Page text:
Unfortunately, being an assertive female meant that I was a bully, and that is just one of many examples that show biases women face.

Whether conscious or unconscious, the business world has many biases, so when you are a woman of color, you already have two things working against you—gender and race. Add immigrant to the mix, and things get more complicated.

Complicated doesn’t mean impossible. I used my tenacious spirit to charge my way into the business world until people stopped calling me bossy and started calling me a boss.

You, too, can become a fearless leader when you surround yourself with a network of businesswomen, but where do you find these women entrepreneurs?

4. Fewer Networking Opportunities

All my life, I’ve felt like an outsider. This statement isn’t any less true when it comes to networking events.

Across various industries, it can seem like an old boy’s club. The men dominate, and the women are “lucky to be there.”

If you manage to get into an exclusive network, you might find yourself struggling with imposter syndrome or feel a sense of vulnerability as It’s prevalent in women of color, but it isn’t your fault.

The lack of physical representation in many sectors leads women down the path of doubt.

I’m not qualified enough for this position.”

“I don’t have what it takes to succeed.”

“They’re going to know I’m a fraud.”

Sound familiar?

If so, seek a new network and watch your mindset change.

The internet and social media make it easier than ever to connect with people, so use it to your advantage.

An article on “Why Minority Women Now Control Nearly Half of All Women-Run Businesses” discusses Black Women Talk Tech. With over 500 members, it is a great Facebook group for women of color in the tech industry.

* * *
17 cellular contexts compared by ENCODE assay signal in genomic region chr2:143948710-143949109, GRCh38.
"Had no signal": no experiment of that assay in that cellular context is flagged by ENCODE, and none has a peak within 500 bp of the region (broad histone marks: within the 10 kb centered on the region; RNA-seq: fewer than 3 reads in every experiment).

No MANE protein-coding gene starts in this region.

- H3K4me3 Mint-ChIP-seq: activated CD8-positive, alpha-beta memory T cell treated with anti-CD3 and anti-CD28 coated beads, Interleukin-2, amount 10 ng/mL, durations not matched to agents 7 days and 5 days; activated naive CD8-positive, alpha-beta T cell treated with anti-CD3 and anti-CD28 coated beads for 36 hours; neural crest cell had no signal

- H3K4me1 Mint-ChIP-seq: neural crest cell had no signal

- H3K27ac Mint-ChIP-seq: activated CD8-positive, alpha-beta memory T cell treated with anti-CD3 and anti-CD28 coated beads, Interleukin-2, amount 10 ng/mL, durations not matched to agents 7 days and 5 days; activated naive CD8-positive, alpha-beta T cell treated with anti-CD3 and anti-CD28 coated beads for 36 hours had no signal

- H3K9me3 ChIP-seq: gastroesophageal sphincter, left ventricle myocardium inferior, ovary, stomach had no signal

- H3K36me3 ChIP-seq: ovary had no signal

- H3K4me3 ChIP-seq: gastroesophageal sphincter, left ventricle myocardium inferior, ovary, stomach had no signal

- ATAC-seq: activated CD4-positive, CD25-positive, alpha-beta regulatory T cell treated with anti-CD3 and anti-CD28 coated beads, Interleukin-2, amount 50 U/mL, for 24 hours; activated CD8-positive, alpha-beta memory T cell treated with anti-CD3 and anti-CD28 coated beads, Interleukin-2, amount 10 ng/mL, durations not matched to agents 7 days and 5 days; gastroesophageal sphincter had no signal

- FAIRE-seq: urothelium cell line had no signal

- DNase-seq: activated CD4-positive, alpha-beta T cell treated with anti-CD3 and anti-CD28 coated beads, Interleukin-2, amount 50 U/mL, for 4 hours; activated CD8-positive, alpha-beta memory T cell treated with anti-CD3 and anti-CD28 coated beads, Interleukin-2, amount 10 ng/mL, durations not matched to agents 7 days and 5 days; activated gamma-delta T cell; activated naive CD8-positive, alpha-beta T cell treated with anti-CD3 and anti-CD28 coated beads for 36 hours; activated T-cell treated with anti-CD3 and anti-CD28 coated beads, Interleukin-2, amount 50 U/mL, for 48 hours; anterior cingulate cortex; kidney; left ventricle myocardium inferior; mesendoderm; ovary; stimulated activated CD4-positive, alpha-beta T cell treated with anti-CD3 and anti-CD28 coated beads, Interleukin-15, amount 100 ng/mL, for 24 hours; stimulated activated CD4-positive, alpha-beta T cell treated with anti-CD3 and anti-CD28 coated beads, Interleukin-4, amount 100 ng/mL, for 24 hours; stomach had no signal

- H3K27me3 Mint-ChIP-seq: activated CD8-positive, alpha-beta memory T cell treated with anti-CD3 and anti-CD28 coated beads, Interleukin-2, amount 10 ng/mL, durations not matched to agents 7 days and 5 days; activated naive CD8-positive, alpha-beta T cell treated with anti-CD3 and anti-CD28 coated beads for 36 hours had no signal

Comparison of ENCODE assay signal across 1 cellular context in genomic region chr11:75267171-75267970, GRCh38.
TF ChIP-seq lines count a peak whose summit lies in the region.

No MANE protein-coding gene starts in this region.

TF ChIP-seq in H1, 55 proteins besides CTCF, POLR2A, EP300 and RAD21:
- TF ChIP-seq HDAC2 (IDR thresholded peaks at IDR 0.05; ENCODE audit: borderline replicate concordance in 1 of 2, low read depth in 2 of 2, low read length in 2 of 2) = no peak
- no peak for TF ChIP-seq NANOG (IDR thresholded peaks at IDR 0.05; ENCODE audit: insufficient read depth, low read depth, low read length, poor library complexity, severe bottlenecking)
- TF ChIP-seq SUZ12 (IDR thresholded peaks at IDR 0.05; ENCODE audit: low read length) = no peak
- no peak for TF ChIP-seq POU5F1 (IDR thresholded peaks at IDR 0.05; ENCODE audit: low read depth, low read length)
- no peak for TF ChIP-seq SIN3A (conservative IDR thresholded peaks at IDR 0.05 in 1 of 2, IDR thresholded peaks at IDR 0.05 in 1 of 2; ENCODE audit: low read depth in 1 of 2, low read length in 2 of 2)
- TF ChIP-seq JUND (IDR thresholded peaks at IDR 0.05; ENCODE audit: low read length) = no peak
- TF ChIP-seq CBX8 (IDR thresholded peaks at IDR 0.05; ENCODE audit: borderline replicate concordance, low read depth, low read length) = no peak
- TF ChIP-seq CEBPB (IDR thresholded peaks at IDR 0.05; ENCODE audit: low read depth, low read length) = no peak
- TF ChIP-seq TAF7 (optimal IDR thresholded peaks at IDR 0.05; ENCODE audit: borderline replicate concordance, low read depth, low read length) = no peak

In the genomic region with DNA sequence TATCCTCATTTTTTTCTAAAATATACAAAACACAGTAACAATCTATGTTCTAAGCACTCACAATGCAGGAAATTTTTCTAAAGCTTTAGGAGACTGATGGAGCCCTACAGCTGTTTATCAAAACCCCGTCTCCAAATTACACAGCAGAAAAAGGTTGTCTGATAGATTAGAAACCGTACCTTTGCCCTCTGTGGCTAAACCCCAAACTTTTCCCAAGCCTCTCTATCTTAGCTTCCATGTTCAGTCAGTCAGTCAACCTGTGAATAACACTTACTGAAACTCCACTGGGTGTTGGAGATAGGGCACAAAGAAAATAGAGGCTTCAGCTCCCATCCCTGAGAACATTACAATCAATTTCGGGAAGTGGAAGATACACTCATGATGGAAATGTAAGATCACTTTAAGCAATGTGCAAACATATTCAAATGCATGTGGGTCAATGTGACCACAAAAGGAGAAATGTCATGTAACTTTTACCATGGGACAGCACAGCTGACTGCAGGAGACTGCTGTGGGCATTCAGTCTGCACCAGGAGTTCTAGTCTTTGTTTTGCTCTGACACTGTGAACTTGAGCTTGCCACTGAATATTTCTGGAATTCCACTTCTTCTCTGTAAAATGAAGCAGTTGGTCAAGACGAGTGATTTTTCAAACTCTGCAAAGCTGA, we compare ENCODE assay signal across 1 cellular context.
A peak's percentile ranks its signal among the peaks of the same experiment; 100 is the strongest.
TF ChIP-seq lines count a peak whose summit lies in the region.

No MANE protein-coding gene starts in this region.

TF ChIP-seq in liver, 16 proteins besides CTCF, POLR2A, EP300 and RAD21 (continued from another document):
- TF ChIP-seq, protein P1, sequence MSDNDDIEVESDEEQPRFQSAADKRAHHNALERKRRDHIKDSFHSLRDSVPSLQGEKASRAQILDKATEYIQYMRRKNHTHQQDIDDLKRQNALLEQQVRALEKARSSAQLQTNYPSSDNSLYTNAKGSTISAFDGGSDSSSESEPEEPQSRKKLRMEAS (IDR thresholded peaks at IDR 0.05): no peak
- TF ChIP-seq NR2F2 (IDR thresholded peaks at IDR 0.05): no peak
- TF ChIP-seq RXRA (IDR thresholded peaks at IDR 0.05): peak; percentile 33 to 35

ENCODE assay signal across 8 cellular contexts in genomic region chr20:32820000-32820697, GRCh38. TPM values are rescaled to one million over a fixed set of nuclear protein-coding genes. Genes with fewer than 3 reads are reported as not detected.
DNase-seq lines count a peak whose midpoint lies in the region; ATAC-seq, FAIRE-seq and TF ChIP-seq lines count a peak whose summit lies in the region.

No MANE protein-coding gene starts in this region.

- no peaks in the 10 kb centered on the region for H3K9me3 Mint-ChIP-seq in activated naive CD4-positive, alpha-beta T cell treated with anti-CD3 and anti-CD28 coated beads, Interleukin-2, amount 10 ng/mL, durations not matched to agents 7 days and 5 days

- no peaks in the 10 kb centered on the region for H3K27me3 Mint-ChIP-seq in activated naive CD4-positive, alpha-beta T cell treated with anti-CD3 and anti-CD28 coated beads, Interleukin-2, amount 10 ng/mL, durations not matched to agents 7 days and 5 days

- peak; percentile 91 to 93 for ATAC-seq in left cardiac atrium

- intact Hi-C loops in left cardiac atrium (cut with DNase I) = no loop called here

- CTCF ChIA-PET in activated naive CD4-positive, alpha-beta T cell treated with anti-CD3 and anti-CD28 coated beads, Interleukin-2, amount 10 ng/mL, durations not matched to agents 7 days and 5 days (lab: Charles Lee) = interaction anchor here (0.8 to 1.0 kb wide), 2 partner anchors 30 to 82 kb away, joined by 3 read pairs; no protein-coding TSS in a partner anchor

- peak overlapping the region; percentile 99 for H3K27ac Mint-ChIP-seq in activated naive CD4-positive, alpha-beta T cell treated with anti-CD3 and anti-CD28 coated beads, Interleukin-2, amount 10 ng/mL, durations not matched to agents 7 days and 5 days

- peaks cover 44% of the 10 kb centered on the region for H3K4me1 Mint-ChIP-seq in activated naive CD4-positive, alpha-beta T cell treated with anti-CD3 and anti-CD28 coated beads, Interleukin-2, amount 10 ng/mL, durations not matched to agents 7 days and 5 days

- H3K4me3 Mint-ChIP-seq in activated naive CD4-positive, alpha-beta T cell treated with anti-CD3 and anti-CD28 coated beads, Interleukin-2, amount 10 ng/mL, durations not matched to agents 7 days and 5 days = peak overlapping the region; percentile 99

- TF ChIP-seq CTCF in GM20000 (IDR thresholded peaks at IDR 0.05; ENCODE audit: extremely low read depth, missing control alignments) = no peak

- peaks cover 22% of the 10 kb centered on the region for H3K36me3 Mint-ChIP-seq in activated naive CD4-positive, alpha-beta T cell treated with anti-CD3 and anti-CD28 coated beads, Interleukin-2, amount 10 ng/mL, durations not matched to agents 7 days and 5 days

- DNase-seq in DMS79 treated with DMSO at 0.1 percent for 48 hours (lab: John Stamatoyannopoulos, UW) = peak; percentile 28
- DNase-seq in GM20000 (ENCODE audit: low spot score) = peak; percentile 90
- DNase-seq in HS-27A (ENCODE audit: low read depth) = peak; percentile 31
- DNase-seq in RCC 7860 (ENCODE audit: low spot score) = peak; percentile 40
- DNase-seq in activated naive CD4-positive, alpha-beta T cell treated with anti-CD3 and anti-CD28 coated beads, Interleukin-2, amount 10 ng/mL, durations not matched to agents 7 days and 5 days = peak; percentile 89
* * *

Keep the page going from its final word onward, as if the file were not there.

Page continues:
Finding a group specific to you and your field can provide you with the support you need to grow your confidence level in networking.

5. Limited Resources and Mentors.

I consider myself very fortunate to have had the chance to get my graduate degree in the U.S. and be a Harvard Business School alumni later this year. However, I recognize that not everyone is afforded the same opportunity—especially among immigrant women.

It is even more critical for those who don’t have the educational background to have access to other resources, including a mentor.

Luckily, the internet saves the day again.

With access to podcasts, research, guides, and books, you can learn more about your industry and successfully start a business. It also comes back to valuable Facebook groups where you can find a mentor who has dealt with your specific challenges.

Access the Tools You Need to Succeed

Whether you are struggling to obtain funding or need support on the days you are filled with doubt, I’m here to help.

I’ve rebelled against the status quo all my life, and I’ve faced the challenges you’re facing. Because of that, I can tell you that the dream is possible.

In fact, it is my goal to inspire and empower women like you to reach your highest potential and become the “Haute” version of yourself.

To get started, pre-apply to join the Haute Mindset Community. You’ll find everything you need to know about starting and growing your business including information on accessing funding, networks, and more!

Mona Patel